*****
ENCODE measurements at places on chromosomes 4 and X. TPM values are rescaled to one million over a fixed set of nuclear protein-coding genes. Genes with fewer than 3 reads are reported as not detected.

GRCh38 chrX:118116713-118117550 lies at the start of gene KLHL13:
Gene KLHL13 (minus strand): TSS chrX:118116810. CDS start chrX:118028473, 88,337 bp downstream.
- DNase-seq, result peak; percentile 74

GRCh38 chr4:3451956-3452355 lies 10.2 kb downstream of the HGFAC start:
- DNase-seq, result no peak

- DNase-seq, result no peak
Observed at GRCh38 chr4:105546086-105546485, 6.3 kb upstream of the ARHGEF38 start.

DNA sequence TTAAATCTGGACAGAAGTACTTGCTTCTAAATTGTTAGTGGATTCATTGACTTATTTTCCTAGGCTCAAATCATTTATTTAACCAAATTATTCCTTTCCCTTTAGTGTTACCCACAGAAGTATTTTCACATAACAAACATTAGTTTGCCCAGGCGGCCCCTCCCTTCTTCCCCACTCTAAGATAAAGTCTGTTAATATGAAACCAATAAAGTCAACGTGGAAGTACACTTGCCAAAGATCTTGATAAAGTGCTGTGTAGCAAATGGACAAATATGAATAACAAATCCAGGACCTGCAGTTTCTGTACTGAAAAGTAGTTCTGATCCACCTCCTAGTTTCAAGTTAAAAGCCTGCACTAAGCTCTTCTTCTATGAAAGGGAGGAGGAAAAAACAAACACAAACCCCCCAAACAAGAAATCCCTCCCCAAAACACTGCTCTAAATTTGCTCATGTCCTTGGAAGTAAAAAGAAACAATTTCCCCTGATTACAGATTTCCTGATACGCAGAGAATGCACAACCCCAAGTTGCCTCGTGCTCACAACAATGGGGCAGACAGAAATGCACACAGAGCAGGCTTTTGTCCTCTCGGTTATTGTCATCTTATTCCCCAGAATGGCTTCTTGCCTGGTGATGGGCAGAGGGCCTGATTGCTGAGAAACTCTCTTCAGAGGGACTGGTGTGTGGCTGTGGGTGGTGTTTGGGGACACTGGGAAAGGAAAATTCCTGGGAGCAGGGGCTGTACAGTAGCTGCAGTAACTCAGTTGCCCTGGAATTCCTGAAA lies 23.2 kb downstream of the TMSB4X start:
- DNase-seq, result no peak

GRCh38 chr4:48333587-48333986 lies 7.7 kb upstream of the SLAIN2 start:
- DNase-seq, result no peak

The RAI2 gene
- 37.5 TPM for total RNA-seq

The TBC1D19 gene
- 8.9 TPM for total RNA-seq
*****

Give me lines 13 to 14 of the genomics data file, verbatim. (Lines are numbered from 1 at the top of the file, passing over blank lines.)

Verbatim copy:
The RAI2 gene
- 37.5 TPM for total RNA-seq